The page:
For there is a unique and special camaraderie there, akin to love. It’s really quite magical to see 40 people onstage at any one time, always in motion with their choreography spot-on, playing off each other.

One of the students said that the secret was that their director, teacher Debbie Emans, gives them freedom to play and have fun with their characters. So their performances have that extra bit of charm that can only come from students’ imaginations.

More so than most plays, there are spotlighted performances, with an actor leaving the pack and dazzling us for one a fraction of a section with a brilliant pratfall or witty one-liner.

Aaron Vetter is a case in point. He’s hilarious as nerdy Harvey Johnson, desperate for a prom date, and lights up the stage every time he appears, as does Kaitlin Larsen.

Those big, brown eyes of hers could melt anyone’s heart and the girl simply sparkles onstage. She’s a natural, so beautiful, so gifted, so graceful, so fun.

The two lead performances, though, are more difficult to describe. The word “good” isn't adequate for Aaron Terry and Michelle Tapia. They are such pure souls both on and off stage.

They make you feel, as an adult approaching 50, that you should try harder to be a better person, that maybe I shouldn’t joke about falling asleep in class. That maybe through their example, we can all work a little harder and give a little more.

If I fall asleep easily, I cry even easier and these two both made me want to cry, in gratitude for their performances and in humility for the privilege of being in the presence of such open and kind-hearted souls.

I did cry with Michelle.

She described leaving the Philippines when she was 11 after having wandered around the country with her parents, always in search of a new home, never quite feeling like she had a family.

She spoke of coming to South Kitsap High School as a sophomore and setting goals for herself, giving herself permission to do what she loved best, dance, sing and make people laugh.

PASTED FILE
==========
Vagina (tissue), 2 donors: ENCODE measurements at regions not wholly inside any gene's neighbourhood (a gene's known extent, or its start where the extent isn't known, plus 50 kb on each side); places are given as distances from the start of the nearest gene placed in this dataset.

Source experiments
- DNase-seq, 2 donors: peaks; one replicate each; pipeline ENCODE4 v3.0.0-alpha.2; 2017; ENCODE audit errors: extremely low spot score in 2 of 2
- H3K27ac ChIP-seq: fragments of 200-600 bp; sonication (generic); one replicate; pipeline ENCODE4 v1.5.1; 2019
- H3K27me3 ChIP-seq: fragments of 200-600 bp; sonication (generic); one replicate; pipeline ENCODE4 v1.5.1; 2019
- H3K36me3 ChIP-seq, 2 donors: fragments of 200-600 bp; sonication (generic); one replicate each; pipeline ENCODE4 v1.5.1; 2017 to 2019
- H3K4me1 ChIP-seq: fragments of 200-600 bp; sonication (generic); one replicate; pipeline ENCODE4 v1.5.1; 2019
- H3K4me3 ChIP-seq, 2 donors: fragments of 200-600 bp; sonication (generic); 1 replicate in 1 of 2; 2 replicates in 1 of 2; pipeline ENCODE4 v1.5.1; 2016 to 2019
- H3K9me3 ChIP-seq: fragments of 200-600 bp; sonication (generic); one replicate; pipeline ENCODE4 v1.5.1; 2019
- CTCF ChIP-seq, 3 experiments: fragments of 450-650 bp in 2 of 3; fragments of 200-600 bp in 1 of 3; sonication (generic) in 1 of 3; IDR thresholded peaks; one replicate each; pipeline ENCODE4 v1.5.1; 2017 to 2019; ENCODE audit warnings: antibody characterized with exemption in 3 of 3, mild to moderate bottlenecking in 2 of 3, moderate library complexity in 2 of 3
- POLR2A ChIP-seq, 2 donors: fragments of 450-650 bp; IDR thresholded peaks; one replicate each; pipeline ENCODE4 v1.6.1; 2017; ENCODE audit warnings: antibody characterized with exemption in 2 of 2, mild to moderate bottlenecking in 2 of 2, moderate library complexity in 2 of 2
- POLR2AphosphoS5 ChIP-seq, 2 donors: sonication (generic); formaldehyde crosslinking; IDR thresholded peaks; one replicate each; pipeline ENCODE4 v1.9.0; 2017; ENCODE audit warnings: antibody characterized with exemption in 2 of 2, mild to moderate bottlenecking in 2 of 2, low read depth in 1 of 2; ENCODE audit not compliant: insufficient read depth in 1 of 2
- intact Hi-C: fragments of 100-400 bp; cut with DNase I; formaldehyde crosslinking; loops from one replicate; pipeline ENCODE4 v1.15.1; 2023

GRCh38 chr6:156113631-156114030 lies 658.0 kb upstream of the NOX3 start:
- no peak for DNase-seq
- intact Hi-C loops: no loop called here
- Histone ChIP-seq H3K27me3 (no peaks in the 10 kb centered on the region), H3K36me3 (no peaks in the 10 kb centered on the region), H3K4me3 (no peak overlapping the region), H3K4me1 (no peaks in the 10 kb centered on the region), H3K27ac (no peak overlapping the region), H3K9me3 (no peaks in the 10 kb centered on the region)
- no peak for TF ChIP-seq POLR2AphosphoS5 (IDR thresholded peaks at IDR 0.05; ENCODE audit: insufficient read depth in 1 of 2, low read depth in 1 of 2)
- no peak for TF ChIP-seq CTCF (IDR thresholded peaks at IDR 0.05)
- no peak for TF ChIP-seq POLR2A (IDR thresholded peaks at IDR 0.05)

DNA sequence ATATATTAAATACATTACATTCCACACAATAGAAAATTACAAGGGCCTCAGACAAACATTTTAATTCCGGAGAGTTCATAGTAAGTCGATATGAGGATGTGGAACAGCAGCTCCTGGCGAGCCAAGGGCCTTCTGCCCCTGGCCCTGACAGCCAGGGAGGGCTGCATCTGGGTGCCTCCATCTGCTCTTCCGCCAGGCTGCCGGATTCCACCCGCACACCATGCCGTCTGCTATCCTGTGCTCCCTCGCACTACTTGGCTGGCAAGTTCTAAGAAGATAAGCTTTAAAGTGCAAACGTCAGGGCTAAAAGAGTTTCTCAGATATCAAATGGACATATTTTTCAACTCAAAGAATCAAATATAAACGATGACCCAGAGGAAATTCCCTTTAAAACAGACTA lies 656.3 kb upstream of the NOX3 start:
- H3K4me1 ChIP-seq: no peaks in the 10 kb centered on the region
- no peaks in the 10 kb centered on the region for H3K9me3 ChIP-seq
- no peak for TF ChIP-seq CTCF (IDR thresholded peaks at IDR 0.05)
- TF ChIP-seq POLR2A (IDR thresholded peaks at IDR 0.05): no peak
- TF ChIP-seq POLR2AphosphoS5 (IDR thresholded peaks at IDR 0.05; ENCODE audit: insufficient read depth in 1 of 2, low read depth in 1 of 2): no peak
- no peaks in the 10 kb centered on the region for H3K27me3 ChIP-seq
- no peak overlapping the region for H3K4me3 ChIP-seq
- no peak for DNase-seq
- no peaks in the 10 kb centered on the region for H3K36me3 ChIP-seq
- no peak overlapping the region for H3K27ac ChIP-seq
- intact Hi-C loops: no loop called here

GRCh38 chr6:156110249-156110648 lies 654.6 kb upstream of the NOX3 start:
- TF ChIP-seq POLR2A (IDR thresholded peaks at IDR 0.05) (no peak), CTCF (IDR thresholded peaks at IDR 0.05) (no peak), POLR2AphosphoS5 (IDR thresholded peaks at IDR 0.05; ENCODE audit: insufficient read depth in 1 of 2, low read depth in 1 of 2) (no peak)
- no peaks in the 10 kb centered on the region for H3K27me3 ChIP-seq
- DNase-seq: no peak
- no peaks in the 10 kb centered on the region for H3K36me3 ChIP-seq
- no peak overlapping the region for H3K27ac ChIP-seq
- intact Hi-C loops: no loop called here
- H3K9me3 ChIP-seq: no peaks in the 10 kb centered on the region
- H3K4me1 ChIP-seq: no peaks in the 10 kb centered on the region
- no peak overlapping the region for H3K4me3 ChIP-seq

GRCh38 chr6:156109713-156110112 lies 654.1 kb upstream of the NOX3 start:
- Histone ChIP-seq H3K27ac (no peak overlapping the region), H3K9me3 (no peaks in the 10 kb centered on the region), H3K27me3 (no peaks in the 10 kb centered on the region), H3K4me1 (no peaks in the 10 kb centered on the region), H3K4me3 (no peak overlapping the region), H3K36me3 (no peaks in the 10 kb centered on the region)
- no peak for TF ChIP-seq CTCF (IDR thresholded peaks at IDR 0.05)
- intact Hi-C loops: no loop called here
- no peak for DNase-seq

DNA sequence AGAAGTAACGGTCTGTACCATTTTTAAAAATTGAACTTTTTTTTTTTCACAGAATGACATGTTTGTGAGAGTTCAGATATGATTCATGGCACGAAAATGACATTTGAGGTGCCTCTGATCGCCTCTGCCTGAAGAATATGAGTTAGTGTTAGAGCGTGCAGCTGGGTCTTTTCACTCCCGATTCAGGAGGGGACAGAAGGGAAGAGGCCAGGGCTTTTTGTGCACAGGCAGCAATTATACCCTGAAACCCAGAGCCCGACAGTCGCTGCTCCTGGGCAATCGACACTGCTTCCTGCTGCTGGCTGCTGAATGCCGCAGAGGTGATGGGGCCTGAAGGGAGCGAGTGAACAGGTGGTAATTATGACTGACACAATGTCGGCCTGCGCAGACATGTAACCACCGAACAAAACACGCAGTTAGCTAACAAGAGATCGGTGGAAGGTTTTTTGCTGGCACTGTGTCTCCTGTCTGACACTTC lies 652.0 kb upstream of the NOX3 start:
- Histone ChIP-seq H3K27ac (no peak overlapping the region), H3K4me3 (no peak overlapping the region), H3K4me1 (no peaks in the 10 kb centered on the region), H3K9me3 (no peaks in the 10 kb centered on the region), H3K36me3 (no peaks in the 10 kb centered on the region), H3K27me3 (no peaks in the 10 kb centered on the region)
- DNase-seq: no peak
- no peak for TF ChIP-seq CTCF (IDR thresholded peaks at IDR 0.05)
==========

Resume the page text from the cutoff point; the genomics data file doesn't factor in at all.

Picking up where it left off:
She talked about giving up dance team and choir so she could focus on the play.

She spoke of the sadness of watching her Filipino grandparents die and feeling as if everyone had abandoned them, spurring her resolve to become a nurse, because, “I don’t want to let people live or die like that.”

She talked of her estrangement from her own family and how painful that has been, but it wasn’t until she shared her mantra, “Every day I’m going to change something in the world for the better. Every day I am going to figure out a way to make someone laugh,” that I broke down and looked at her and said, “Please, child, don’t tell me that your biggest fear is that your dad won’t come to see the play. Not with your amazing solos, not when there are scenes where you carry the entire play on your shoulders. Not when you achieve your goal and leave us all laughing. Not when this is really your play.”

And, then it hit me, maybe it doesn’t matter if her father comes to watch or not, because I know you will. I know that you, like Debbie Emans, Mercedes Westenfelder (and the entire Westenfelder family) and Pastor Laurie at the Christian Life Center, will be there for Michelle and the amazing Aarons and this extraordinary cast.

You’ll fill the house to the rafters this weekend and I’ll join you, because I have to see this play again.

For the record, I owe Aaron Terry a column. I’ll devote next week’s entire column to him. When you see him in “Bye, Bye Birdie,” you’ll know why he deserves it.

The play runs March 14 and 15 at 7:30 p.m. and March 16 at 2 p.m.

Mary Colborn is a Port Orchard resident.